They were children or teenagers the last time the country faced such a significant period of racial reckoning, when the civil rights struggles of the 1960s had police using fire hoses and police dogs on protesters.
This year was an echo of those turbulent times for many Black people. Multiracial coalitions took to the streets almost daily this summer to protest George Floyd’s killing by police. But also, the Black Lives Matter movement gained traction, with more organizations adopting its anti-racist platform. The events seemed to finally lay bare the systemic racism in this country and with it, a new willingness to acknowledge and address it.
And yet, in an election that was a referendum on President Donald Trump’s first term — on his racist rhetoric (“s—hole countries”), his policies that separate migrant children from their parents, and his downplaying a deadly pandemic that has disproportionately impacted people of color — nearly half the country’s voters wanted him to stay in office.
What does this say about race relations in this country? We asked three Black Philadelphians who witnessed the 1960s what they believe has changed, if anything, around issues of race since then.
Glenn Ellis, health educator and bioethicist
Glenn Ellis grew up in Birmingham, Ala., during the civil rights movement. Angela Davis lived just up the street from him. He knew the four girls killed at the 16th Street Baptist Church in 1963, and his Smithfield neighborhood was bombed so much, they called it “Bombingham.”
Now 66, the health educator and bioethicist who lives in Philadelphia is not surprised by the results of the election showing that, despite the protests over racism this summer, Trump received so much support.
“I was a toddler when Emmett Till got killed, and that’s been a continuing pattern all my life, through Michael Brown, Eric Garner," Ellis said. “None of this has changed things. We just keep kicking the can down the road.”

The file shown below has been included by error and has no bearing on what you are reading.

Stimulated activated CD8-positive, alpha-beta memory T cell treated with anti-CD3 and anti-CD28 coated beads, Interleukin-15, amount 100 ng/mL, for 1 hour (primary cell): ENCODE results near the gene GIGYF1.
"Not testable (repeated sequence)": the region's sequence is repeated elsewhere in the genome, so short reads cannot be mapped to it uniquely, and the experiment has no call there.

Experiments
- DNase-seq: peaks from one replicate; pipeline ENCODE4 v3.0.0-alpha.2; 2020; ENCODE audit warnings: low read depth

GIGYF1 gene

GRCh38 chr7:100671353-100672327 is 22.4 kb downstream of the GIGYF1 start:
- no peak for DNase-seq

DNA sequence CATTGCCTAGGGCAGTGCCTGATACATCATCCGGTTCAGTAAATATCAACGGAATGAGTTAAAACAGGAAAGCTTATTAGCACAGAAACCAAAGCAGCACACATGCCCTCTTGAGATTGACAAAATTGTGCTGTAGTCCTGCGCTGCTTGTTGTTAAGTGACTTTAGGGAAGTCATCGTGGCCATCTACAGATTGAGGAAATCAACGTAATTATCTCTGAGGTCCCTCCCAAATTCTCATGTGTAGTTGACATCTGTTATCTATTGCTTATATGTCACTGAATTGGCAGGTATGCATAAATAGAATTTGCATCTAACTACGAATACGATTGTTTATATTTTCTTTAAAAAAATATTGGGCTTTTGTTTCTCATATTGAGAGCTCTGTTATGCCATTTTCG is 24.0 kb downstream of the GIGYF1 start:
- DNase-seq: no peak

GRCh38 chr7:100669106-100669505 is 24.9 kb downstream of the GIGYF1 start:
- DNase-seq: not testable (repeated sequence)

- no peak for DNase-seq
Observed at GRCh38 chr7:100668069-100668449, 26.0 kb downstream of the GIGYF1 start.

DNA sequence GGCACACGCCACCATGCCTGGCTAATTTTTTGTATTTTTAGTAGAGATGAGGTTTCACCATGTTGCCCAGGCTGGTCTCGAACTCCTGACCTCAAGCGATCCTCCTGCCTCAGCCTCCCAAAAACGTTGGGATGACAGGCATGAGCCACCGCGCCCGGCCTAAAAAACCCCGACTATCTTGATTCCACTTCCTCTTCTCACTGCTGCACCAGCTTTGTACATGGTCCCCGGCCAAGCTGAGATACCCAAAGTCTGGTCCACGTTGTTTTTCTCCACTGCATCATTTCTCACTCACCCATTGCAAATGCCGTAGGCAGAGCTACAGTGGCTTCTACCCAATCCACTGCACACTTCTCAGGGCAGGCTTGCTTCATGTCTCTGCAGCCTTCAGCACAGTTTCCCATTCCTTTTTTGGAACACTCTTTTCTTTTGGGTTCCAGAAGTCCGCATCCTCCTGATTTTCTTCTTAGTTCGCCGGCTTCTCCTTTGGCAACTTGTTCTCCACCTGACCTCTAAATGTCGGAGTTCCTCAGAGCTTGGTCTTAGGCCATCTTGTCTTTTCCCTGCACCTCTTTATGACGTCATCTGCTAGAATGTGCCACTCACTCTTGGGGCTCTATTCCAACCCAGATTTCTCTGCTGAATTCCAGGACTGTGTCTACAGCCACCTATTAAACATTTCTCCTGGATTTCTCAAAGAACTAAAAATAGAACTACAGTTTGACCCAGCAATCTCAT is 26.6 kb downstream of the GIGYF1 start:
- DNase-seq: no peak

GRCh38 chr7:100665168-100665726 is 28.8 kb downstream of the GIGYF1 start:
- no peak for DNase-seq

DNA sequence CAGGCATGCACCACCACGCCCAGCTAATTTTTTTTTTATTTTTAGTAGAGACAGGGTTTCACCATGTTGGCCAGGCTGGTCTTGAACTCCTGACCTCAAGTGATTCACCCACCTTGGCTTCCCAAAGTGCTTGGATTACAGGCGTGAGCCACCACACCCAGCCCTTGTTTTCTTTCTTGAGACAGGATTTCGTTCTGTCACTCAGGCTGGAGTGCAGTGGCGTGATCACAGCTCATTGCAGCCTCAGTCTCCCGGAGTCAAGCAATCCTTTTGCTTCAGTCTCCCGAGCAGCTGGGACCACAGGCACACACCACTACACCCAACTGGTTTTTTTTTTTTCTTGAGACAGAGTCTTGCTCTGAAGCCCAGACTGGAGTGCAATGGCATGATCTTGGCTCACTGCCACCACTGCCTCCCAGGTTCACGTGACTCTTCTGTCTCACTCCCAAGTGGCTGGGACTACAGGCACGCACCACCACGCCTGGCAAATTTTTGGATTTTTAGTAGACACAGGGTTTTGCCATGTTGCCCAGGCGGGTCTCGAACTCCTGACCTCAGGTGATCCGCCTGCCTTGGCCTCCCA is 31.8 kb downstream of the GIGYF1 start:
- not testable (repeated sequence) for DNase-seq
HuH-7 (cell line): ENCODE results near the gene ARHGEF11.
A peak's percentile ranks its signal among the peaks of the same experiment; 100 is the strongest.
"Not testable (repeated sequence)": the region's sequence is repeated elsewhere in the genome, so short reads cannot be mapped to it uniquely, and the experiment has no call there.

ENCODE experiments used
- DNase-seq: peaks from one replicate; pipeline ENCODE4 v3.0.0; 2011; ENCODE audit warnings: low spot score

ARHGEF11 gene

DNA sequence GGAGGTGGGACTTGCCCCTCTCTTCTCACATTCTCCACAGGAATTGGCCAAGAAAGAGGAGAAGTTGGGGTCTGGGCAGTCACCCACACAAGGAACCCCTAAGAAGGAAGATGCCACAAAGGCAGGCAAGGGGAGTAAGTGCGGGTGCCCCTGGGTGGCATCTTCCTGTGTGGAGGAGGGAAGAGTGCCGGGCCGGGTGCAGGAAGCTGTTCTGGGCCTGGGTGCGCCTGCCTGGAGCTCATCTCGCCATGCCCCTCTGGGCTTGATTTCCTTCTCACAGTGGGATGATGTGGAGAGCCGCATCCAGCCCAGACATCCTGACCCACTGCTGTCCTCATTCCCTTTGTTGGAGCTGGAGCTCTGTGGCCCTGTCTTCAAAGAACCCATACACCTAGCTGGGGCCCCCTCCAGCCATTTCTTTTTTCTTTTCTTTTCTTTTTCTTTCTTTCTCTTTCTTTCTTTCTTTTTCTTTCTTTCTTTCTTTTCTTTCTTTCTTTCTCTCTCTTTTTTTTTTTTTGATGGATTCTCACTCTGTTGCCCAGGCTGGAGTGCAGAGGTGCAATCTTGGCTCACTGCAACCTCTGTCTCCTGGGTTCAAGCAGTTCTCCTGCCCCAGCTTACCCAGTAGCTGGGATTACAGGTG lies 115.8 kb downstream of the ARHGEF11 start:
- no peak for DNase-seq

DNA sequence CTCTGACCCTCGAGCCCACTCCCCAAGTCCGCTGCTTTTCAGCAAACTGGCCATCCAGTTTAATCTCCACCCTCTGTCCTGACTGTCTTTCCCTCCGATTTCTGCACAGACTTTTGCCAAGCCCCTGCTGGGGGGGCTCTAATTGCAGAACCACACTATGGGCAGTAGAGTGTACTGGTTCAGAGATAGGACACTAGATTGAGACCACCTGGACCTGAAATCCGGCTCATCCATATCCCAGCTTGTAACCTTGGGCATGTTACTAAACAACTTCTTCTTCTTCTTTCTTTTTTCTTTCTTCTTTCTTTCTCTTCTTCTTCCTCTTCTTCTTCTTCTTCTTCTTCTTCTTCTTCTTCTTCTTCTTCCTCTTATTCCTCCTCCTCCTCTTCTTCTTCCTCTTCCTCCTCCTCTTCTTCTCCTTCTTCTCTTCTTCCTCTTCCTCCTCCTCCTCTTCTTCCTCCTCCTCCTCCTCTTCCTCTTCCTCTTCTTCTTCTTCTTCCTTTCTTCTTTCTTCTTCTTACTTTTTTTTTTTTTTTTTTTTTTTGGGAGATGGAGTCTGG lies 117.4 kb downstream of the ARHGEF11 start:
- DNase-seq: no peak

Following the protests of the 1960s, Ellis said, Black people and other activists were lulled into thinking that racism had disappeared. “We just fooled ourselves into thinking because Lyndon Johnson signed the civil rights bill that the racists went away.”
Although he doesn’t think much as changed, he does see one difference between now and then: a lack of optimism.
Despite the Black people who had been lynched before he was born, despite drinking from a “colored” water fountain and having to sit in the crowded back of buses even when it was empty up front, Ellis said, somehow, the adults in his community “still made sure they infused us with hope.”
“We lost consideration and consciousness of the things that have sustained Black people since we were put on those [slave] ships," Ellis said. "We got enough of our own blame for this thing.”
Faye Anderson, historic preservationist, founder of All That Philly Jazz
Faye Anderson, a Philadelphia resident who is known for her website on the history of Philadelphia jazz and her watchdog activism about Black historic spaces, watched the 2020 election process with particular interest.
As writer and producer of the documentary, “Counting on Democracy,” about the 2000 presidential election controversy over Florida recounts, she recognized similar warnings being played out.
“The lesson learned from Florida is to count every vote,” Anderson said. Looking at this election, there are more lessons to learn. What does it mean that exit polls showed 58% of the country’s white votes went to Trump?
“White privilege is a hell of a drug," she said. “Why would one voluntarily give up that power? All of this talk about Black Lives Matter and systemic racism. It was all rhetoric. It was all the illusion of inclusion.”
She does not believe the country really has advanced since Black people were enslaved. Even though it was just a small minority of white people who enslaved Black people — “the equivalent of the 1 percent” — poor white folks still could have authority over Black people, she said.
And just as Black people look at their ancestors' struggles and gain strength from their resilience, she believes white men under 30, more than half of whom voted for Trump, look back at the power their grandparents once had over Black people.
“They want to hold onto whiteness as long as they can,” Anderson said.
Karen Warrington, African American cultural nationalist
In the 1960s, Karen Warrington danced with the Arthur Hall Afro-American Dance Ensemble. These days, the retired spokeswoman for former U.S. Rep. Bob Brady lives in North Philadelphia.
Over America’s history, she said, the blatant racism and sexism that has been part of the country has, at times, been tamped down, but it’s never gone away.
“Trump understood this flaw in the country’s story and was able to reignite what had never been truly extinguished,” both when he first won the White House, and now, when he came so close to being reelected, she said.
“The founding of the nation and its economic base are built on the fault line of slavery and the taking of the land from Native Americans,” Warrington said. “But instead of a recognition of and an atonement for these crimes against humanity, America has constructed a dishonest narrative that dismisses its true history.”
She said the nation can only realize its dream of equality if it is willing to confront its past and make this “truly a time of reckoning.”